# Implementation shortfall - determine the benchmark price

The stock closes Wednesday at \$20 per share. Mark thinks the shares could see a rebound over the next few days and decides to place a limit order for 1000 shares at \$19.95. The shares dont fall to 19.95 during the day so the stock expired unfilled. The stocks close at 20.05 that day.

On Friday, Mark revises the order and buy 800 shares at 20.06. The stock closes at \$20.09.

In the solution, the paper portfolio return is 1000*(20.09-20) = 90 and the real portfolio return is 800*(20.09-20.06)=24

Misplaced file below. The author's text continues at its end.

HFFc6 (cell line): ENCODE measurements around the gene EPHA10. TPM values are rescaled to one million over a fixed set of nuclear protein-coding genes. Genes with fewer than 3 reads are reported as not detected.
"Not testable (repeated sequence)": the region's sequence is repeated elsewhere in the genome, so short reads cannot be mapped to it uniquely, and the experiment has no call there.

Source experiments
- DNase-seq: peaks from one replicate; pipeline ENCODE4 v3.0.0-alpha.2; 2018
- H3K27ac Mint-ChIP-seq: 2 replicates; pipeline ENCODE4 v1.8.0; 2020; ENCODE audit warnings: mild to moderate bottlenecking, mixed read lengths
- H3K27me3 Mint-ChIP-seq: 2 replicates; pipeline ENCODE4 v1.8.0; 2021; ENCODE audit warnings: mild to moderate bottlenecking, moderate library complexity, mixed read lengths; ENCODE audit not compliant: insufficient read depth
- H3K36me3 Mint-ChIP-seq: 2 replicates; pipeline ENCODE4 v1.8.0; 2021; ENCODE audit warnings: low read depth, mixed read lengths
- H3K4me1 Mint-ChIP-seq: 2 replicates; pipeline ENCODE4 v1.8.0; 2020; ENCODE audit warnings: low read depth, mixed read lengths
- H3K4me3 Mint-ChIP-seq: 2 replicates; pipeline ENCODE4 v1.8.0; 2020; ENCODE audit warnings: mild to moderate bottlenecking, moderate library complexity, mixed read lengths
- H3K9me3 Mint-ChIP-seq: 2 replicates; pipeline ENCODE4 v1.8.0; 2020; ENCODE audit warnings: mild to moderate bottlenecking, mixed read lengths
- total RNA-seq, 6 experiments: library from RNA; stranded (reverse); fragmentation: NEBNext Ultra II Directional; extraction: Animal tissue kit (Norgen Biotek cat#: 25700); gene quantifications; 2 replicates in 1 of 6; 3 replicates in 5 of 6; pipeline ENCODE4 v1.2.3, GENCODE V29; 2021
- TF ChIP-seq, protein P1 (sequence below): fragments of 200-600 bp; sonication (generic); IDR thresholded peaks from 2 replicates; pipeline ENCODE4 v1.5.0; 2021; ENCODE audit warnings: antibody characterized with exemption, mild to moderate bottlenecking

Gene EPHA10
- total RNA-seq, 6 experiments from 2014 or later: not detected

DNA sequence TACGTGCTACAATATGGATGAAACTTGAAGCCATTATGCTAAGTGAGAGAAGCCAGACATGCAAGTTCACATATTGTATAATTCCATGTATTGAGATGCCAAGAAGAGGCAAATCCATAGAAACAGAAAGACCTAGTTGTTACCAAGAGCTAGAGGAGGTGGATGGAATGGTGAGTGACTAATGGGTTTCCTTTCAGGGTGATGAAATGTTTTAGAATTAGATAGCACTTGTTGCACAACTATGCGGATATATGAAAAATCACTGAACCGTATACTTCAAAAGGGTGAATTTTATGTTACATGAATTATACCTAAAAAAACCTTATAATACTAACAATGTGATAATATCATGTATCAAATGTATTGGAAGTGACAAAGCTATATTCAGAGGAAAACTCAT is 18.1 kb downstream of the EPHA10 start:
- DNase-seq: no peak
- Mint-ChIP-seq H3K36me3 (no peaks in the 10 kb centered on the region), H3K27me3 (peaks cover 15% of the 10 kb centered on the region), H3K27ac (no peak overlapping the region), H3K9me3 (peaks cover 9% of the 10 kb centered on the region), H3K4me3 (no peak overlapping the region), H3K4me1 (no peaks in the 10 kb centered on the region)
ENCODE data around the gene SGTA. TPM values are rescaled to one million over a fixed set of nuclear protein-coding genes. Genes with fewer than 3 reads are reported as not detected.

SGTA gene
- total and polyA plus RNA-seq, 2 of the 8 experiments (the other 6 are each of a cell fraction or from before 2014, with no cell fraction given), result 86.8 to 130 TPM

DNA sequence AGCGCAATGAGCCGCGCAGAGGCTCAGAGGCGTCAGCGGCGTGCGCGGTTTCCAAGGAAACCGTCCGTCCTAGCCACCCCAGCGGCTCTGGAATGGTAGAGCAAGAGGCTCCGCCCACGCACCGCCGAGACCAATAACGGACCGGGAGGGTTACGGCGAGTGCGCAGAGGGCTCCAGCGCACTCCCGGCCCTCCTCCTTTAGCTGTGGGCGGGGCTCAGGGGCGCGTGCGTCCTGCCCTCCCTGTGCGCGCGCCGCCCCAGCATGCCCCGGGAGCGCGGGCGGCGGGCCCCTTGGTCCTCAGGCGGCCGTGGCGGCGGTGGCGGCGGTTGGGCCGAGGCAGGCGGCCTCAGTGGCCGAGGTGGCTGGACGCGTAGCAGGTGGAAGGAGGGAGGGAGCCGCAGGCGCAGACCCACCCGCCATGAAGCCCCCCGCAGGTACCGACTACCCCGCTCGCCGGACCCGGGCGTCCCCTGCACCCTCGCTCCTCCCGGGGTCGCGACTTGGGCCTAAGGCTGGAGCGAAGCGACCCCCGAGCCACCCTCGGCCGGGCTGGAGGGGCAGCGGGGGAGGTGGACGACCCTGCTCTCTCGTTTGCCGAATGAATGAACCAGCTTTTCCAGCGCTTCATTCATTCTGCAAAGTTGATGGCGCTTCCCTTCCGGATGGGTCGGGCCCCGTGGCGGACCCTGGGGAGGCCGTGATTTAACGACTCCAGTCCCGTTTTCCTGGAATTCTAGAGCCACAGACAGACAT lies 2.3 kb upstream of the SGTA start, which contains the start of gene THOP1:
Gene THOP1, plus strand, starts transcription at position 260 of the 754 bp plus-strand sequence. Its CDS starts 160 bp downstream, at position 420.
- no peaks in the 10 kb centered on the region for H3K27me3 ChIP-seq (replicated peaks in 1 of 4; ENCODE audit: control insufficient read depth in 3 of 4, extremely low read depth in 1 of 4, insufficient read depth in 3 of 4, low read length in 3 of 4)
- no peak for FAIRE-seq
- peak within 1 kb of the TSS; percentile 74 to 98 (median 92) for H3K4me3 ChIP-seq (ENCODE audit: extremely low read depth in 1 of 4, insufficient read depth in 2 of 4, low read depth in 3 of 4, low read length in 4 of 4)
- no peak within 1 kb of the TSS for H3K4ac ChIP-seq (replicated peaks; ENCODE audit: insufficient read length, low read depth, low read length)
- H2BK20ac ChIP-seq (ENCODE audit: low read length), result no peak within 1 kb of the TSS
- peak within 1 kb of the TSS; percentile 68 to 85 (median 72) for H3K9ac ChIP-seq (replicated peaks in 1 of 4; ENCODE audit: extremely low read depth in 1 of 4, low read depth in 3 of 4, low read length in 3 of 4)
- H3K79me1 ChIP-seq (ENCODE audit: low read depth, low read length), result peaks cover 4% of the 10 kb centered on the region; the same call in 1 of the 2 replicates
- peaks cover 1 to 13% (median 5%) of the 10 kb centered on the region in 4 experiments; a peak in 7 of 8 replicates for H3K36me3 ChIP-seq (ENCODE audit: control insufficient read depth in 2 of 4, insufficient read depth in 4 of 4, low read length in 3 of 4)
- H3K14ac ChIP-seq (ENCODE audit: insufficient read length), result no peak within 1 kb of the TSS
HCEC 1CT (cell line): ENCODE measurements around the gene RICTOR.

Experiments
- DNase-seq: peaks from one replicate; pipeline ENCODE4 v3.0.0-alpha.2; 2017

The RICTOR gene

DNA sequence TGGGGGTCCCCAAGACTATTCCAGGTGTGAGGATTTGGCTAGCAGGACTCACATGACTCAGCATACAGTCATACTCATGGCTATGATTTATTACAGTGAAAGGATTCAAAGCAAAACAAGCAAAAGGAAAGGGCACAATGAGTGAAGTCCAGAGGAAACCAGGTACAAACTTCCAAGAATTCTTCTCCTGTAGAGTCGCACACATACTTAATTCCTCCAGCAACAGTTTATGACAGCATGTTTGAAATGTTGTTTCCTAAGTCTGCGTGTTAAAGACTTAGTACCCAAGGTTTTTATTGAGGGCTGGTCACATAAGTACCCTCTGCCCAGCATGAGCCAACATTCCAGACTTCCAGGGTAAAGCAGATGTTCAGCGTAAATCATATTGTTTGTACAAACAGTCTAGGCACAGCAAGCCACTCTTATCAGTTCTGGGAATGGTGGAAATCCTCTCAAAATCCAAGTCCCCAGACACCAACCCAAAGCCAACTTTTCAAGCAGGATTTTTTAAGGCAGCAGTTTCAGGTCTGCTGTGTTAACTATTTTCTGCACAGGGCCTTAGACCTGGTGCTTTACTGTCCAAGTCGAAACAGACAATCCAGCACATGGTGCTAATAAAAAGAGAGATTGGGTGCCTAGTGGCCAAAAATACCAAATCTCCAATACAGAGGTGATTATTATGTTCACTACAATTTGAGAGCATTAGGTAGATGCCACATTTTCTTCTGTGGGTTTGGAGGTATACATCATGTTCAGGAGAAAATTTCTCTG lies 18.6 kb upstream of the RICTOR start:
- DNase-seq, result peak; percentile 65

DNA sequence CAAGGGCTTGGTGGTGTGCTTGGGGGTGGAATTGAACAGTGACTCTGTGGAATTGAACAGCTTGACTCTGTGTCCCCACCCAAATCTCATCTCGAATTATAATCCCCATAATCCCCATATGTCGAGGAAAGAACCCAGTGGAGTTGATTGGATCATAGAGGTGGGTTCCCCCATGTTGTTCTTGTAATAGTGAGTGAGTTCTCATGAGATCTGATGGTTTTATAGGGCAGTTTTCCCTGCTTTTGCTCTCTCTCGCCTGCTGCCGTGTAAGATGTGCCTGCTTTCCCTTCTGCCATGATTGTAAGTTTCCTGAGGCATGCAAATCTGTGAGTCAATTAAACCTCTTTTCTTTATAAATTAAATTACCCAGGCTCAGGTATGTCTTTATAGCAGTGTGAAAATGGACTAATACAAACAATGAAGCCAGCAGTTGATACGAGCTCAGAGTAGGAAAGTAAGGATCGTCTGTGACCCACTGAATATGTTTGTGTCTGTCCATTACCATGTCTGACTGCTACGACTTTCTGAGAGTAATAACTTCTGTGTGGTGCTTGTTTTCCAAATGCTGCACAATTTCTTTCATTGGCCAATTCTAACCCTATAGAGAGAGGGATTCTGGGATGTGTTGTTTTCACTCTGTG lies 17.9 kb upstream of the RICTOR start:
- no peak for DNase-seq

I think the decision price (the one in the paper return formula) must be \$20.05 because the manager “decides” this price. So why \$20?

Ps: the solution may be confused between benchmark price and decision price. It seems that the terminology of implementation shortfall in CFACurriculum changes over time?

previous day benchmark is always benchmark.

if they gave you thursdays close or opening price on friday then that would be your new benchmark price.

The decision price is the market price when order is placed, so \$20. Also in this example you don’t need the benchmark price, only DP and EP. BP is only required if you need to split IS into its components. Total IS is simply DP vs ending value (paper pf.) minus DP vs. EP (taking into account only executed shares, actual pf.).